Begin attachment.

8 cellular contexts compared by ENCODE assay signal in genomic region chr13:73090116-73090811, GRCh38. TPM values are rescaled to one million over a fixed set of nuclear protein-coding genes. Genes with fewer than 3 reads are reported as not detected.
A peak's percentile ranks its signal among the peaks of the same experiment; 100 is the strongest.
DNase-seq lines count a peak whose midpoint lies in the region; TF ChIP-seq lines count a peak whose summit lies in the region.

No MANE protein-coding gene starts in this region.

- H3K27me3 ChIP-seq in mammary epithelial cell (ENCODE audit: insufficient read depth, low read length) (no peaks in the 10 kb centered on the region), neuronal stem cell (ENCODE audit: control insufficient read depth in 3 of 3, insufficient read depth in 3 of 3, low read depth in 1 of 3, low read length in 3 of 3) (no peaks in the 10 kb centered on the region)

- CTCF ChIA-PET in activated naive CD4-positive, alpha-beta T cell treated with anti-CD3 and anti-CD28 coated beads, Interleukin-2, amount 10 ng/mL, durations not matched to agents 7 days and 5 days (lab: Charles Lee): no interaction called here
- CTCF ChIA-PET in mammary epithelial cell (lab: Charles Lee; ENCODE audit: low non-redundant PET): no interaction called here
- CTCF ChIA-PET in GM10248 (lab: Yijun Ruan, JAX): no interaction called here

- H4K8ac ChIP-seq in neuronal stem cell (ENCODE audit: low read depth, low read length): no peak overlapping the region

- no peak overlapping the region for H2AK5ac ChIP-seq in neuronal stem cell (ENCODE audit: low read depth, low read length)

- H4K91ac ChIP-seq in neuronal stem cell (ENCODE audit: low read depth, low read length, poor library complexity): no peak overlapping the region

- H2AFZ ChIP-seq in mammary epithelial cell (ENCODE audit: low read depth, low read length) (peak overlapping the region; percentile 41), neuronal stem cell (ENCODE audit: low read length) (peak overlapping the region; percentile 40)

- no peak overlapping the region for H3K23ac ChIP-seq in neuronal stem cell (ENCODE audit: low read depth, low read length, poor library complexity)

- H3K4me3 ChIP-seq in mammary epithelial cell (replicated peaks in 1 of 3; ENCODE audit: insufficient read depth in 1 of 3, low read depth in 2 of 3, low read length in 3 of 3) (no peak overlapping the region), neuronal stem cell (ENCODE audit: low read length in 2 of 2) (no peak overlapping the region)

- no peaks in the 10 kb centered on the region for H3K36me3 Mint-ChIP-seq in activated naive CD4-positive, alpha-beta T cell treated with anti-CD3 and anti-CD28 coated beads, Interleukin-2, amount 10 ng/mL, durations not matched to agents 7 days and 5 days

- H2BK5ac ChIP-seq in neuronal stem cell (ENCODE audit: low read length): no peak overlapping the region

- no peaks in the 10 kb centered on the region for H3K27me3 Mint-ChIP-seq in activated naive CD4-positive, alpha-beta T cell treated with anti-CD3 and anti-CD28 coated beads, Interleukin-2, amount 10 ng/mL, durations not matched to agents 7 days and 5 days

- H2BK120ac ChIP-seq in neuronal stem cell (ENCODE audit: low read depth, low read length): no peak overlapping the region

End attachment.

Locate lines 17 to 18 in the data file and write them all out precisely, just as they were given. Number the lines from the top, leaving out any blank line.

- no peaks in the 10 kb centered on the region for H3K27me3 Mint-ChIP-seq in activated naive CD4-positive, alpha-beta T cell treated with anti-CD3 and anti-CD28 coated beads, Interleukin-2, amount 10 ng/mL, durations not matched to agents 7 days and 5 days

- H2BK120ac ChIP-seq in neuronal stem cell (ENCODE audit: low read depth, low read length): no peak overlapping the region